ExploreCS course at the Computer History Museum
These days it seems like one of the most popular solutions to preparing kids for the future is teaching them to code. While we are bombarded with statistics about the gap between the number of computing jobs and qualified candidates, we do not have much visibility (ie. data) into how schools are addressing this challenge.
To remedy this, in 2013 Google commissioned Gallup to research the state of computer science education at K-12 schools across the US. Last week they released their findings in the landscape study, Searching for Computer Science: Access and Barriers in US K12 Education. This report is part of Google for Education’s ongoing efforts to improve computer science instruction through research-based strategies.
Many media outlets covered the release of the results, choosing the fairly obvious headline that there is a disconnect between what parents want schools to teach and what schools actually teach. To anyone who has spent any time thinking about K12 curriculum, it is known that most of those decisions are driven by standardized tests, which don’t include CS. However, the real issue is that schools and teachers do not feel adequately prepared to teach computer science in an effective way.
Conflating Computer Science and Coding
First I must call out the common misconception that CS and coding are the same subject. While writing code is one aspect of computer science, there is much more to CS than coding. That said, it is not surprising to me that the report finds that,
“even in schools where computer science learning opportunities exist, the curriculum does not necessarily include programming/coding.”
My frustration with the modern ‘everyone should learn to code’ movement is the narrow focus on teaching kids to code, rather than computational thinking. Just focusing on coding misses the larger point that computer science as a whole can be an authentic and effective way to teach kids how to think and become creative problem-solvers. Simply copying and pasting lines of code or dragging blocks around a screen does not develop critical thinking skills.
Getting to the Root of the Problem
Amidst all the facts and findings, what struck me is that,
“Few principals and superintendents mention a lack of computer equipment and software as the main reason their schools do not offer computer science.”
In software-centric Silicon Valley, it is easy for many to gloss over this point. But we shouldn’t. If most entrepreneurs abide by the mantra, “build something people want,” then anyone working on education products, especially related to instruction, should hear that schools are saying they do not want or need more software to solve this problem.
The real need (ie. opportunity) is finding qualified teachers and helping them effectively use all the tools we already have.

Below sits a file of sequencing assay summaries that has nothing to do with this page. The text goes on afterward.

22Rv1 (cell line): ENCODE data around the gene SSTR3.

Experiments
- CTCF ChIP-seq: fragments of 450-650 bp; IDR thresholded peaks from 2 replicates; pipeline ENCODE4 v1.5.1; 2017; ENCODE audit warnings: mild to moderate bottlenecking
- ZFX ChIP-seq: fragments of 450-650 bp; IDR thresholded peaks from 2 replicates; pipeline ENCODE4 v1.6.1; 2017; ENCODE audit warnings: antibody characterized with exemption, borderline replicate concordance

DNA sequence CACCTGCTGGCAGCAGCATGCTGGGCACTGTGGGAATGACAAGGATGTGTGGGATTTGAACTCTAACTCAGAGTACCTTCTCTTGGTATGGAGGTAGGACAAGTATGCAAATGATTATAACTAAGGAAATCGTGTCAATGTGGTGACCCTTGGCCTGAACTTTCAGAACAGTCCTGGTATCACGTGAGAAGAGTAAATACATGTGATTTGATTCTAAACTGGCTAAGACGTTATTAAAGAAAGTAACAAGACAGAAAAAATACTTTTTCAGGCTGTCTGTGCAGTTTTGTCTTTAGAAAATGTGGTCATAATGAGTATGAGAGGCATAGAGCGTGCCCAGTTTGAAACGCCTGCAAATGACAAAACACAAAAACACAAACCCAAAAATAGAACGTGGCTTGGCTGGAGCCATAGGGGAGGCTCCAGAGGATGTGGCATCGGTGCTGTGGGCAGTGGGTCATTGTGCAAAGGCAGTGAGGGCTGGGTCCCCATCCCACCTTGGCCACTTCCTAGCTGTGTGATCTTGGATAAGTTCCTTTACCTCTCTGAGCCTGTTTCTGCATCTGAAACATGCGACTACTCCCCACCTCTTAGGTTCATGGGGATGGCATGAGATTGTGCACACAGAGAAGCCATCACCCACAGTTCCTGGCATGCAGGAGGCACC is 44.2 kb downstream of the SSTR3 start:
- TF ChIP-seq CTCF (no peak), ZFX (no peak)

“Forty-two percent of principals and 73% of superintendents say that there are no teachers available at their schools/in their districts with the necessary skills to teach computer science. The inability to hire and/or train teachers to lead computer science classes also prevents many schools/districts from offering computer science;”
This is largely due to the reality that someone with a CS degree is not very likely to go into teaching. The data reinforces that CS education in K12 schools is a people and implementation problem, not a software problem.
The fact that many teachers do not feel supported is actually one of the factors that’s driving a broader, national teacher shortage. According to a recent Washington Post article, educators share that the main reasons they are leaving the industry are “low pay, insufficient classroom resources, and so many testing requirements and teaching guidelines that they feel they have no flexibility and too little authentic instructional time.” (Again with those darn testing requirements.)
Girls-Only ExploreCS course in Menlo Park
Authentic Instructional Time
Teaching computer science has the potential to create engaging learning experiences for both educators and students. This belief drives much of our thinking at Embark Labs. Our project-based approach to introducing students to computer science focuses on creating a culture of collaboration in the classroom. In addition to our innovative curriculum we provide educators with in-person professional development and on-going coaching so that they have the resources and support they need to teach CS effectively.
Through a growing partnership with the CalStateTeach Teacher Preparation Program we are equipping new educators with the curriculum and the confidence they need to teach computer science and coding to kids in a hands-on, project-based way.
To learn more about our programs, visit EmbarkLabs.com.
(Thanks to Sharan Ghai for reading a draft of this post.)